In the eleventh century, there were Sabbath-keepers also in Constantinople and its vicinity. The pope, in A.D. 1054, sent three legates to the emperor of the East, and to the patriarch of Constantinople, for the purpose of re-uniting the Greek and the Latin churches. Cardinal Humbert was the head of this legation. The legates, on their arrival, set themselves to the work of refuting those doctrines which distinguish the
church of Constantinople from that of Rome. After they had attended to the questions which separated the two churches, they found it also necessary to discuss the question of the Sabbath. For one of the most learned men of the East had put forth a treatise, in which he maintained that ministers should be allowed to marry; that the Sabbath should be kept holy; and that leavened bread should be used in the supper; all of which the church of Rome held to be deadly heresies. We quote from Mr. Bower a concise statement of the treatment which this Sabbatarian writer
"Humbert, likewise answered a piece that had been published by a monk of the monastery of Studium, [near Constantinople,] named Nicetas, who was deemed one of the most learned men at the time in the east. In that piece the monk undertook to prove, that leavened bread only should be used in the eucharist, that the Sabbath ought to be kept holy, and that priests should be allowed to marry. But the emperor, who wanted by all means to gain the pope, for the reasons mentioned above, was, or rather pretended to be, so fully convinced with the arguments of the legate, confuting those alleged by Nicetas, that he obliged the monk publicly to recant, and anathematize all who held the opinion that he had endeavored to establish, with respect to unleavened bread, the Sabbath, and the marriage of priests.
"At the same time Nicetas, in compliance with the command of the emperor, anathematized all who should question the primacy of the Roman church with respect to all other Christian churches, or should presume to censure her ever orthodox faith. The monk having thus retracted all he had written against the Holy See, his book was burnt by the emperor's order, and he absolved, by the legates, from the censures he had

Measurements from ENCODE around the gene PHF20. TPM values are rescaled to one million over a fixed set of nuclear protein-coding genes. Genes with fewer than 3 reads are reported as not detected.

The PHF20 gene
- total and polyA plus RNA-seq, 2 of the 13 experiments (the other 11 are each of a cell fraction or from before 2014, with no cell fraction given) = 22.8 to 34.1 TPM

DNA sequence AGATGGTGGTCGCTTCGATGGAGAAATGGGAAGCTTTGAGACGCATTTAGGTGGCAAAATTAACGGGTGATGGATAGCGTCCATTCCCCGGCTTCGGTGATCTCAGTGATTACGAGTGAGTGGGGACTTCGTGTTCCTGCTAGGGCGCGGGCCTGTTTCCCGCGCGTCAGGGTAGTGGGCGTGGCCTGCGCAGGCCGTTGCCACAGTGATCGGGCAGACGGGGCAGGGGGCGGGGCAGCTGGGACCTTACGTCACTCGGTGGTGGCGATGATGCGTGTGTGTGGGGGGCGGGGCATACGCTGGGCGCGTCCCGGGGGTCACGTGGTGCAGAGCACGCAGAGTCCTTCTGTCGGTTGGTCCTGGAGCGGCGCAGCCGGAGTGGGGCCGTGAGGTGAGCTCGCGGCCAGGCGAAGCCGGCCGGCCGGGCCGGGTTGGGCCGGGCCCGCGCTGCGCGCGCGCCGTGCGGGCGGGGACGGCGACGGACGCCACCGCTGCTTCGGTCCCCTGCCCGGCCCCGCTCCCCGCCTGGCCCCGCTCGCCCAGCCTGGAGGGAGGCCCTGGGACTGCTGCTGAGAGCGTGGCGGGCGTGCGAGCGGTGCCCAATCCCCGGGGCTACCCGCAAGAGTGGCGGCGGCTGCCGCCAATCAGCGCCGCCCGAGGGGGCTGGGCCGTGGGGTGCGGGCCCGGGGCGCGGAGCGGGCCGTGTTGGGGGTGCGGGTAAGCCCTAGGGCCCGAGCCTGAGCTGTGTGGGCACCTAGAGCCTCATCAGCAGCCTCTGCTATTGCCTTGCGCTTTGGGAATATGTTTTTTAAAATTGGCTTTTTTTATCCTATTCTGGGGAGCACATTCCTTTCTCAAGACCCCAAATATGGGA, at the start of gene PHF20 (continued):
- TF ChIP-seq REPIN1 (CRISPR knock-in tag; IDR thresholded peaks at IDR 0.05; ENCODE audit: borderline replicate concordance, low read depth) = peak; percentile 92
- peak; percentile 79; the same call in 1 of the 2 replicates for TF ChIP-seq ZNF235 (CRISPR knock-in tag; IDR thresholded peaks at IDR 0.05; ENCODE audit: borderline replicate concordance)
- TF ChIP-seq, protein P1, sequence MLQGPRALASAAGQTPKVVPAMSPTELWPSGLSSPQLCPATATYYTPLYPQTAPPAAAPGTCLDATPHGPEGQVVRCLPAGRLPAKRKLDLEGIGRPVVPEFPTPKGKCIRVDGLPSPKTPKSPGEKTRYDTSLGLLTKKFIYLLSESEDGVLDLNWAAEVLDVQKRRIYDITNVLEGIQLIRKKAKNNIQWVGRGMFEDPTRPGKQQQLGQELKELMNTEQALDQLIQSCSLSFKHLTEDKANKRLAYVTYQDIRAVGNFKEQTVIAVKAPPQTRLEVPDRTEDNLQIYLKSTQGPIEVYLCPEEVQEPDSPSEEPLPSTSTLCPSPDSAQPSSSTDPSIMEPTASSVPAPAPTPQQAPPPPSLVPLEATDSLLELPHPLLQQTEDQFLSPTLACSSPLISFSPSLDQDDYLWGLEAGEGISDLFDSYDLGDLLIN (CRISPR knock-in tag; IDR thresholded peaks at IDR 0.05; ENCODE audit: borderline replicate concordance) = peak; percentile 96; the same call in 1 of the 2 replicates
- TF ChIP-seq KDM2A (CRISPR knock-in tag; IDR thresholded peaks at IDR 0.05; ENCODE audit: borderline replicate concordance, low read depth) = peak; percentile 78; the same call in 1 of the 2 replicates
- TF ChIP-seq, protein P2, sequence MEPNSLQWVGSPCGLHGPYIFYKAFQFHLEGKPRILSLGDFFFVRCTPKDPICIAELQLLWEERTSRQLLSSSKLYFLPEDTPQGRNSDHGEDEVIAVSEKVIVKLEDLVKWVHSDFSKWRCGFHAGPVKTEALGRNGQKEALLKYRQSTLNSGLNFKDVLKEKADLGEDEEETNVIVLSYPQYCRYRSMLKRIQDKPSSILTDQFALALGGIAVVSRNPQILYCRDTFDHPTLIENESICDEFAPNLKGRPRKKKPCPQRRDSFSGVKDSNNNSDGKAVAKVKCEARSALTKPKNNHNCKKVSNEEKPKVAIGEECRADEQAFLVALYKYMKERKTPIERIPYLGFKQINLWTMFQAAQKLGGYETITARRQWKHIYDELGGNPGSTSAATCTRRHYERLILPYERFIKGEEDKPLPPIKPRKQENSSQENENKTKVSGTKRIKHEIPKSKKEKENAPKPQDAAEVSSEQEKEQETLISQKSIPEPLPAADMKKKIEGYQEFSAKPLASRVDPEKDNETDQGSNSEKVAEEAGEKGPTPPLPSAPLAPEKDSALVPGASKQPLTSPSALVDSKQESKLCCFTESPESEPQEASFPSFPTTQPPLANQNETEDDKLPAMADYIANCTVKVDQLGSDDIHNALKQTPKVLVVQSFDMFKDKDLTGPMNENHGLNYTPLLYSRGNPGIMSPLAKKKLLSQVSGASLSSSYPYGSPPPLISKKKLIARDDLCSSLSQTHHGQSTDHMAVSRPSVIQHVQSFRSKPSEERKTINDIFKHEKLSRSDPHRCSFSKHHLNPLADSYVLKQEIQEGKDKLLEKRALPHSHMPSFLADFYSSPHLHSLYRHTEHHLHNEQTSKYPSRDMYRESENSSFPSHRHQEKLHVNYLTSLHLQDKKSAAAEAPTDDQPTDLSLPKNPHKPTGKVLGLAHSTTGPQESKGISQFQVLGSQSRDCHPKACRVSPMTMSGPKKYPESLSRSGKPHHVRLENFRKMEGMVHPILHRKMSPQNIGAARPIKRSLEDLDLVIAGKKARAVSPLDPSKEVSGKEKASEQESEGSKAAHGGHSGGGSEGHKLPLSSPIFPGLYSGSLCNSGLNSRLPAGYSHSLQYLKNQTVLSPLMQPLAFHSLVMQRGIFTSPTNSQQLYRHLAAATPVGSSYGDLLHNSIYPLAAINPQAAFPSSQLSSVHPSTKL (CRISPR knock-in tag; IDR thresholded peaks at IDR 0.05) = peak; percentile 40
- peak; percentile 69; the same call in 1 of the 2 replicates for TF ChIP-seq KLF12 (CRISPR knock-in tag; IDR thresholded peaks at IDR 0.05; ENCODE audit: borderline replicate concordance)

This record shows that, in the dense darkness of the eleventh century, "one of the most learned
men at that time in the east" wrote a book to prove that "the Sabbath ought to be kept holy," and in opposition to the papal doctrine of the celibacy of the clergy. It also shows how the church of Rome casts down the truth of God by means of the sword of emperors and kings. Though Nicetas retracted, under fear of the emperor and the pope, it appears that there were others who held the same opinions, for he was "obliged" to anathematize all such, and there is no evidence that any of these persons turned from the truth because of the fall of their leader. Indeed, if there had not been a considerable body of these Sabbatarians, the papal legate would never have deemed it worthy of his dignity to write a reply to
The Anabaptists are often referred to in the records of the Dark Ages. The term signifies rebaptizers, and was applied to them because they denied the validity of infant baptism. The designation is not accurate, however, because those persons whom they baptized, they considered as never having been baptized before, although they had been sprinkled or even immersed in infancy. This people have been overwhelmed in obloquy in consequence of the fanatical insurrection which broke out in their name in the time of Luther. Of those engaged in this insurrection, Buck
"The first insurgents groaned under severe oppressions, and took up arms in defense of their civil liberties; and of these commotions the Anabaptists seem rather to have availed themselves, than to have been the prime movers. That a great part were Anabaptists seems indisputable; at the same time it appears from history that a great part also were Roman Catholics, and a still greater
part of those who had scarcely any religious principles at all."61
This matter is placed in the true light by Stebbing:-
"The overthrow of civil society, and fatal injuries to religion were threatened by those who called themselves Anabaptists. But large numbers appear to have disputed the validity of infant baptism who had nothing else in common with them, yet who for that one circumstance were overwhelmed with the obloquy, and the punishment richly due to a fanaticism equally fraudulent and
The ancient Sabbath was retained and observed by a portion of the Anabaptists, or, to use a more proper term, Baptists. Dr. Francis White thus
"They which maintain the Saturday Sabbath to be in force, comply with some
In harmony with this statement of Dr. White, is the testimony of a French writer of the sixteenth century. He names all the classes of men who have borne the name of Anabaptists. Of one of these classes he writes
"Some have endured great torments, because they would not keep Sundays and festival days, in despite of Antichrist: seeing they were days appointed by Antichrist, they would not hold forth any thing which is like unto him. Others observe these days, but it is out of